Agrochemical giant Monsanto has pleaded guilty to spraying banned pesticides on research crops on the Hawaiian island of Maui in 2014, and will have to pay $10.2 million in criminal fines for spraying and illegally storing the pesticide which has been classified as an “acute hazardous waste.”
On Thursday, the Department of Justice said that Monsanto had sprayed Penncap-M, which contains the banned insecticide methyl parathion, on research crops in full knowledge that the U.S. Environmental Protection Agency had prohibited its use after 2013, reports Reuters.
Prosecutors from the U.S. Attorney’s office for the Central District of California struck a deal not to prosecute Monsanto—now a part of German pharmaceuticals multinational Bayer AG—if it abides by the agreement to pay $6 million in criminal penalties along with $4 million in community service payments.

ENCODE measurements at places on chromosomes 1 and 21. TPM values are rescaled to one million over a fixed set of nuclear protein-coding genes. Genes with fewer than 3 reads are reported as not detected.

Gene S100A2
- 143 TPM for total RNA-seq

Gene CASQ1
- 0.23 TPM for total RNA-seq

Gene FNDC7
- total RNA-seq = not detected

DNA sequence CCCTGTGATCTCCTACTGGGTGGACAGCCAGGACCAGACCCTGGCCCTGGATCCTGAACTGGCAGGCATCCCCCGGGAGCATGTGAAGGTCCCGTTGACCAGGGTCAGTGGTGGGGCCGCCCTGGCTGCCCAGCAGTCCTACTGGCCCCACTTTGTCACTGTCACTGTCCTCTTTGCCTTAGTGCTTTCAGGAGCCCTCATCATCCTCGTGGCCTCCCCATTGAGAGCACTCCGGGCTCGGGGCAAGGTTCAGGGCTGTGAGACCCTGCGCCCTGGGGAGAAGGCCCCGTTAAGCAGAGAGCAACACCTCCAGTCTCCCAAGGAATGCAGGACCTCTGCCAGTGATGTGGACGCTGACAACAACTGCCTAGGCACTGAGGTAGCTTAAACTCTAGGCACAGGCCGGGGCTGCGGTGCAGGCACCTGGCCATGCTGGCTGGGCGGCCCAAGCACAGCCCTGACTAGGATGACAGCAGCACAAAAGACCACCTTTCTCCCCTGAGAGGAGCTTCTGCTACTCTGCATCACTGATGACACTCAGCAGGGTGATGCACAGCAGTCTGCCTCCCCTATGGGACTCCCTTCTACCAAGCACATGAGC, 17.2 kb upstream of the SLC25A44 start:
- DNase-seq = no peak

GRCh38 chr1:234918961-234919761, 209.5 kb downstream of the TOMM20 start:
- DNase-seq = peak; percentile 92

In a statement published to its website, Bayer spokesman Darren Wallis said:
“As stewards of the land, it is our responsibility to use agriculture products safely and to manage our waste correctly. We take this very seriously and accept full responsibility for our actions. We have taken steps to improve internal processes and implemented additional training. We did not live up to our own standards or the law.”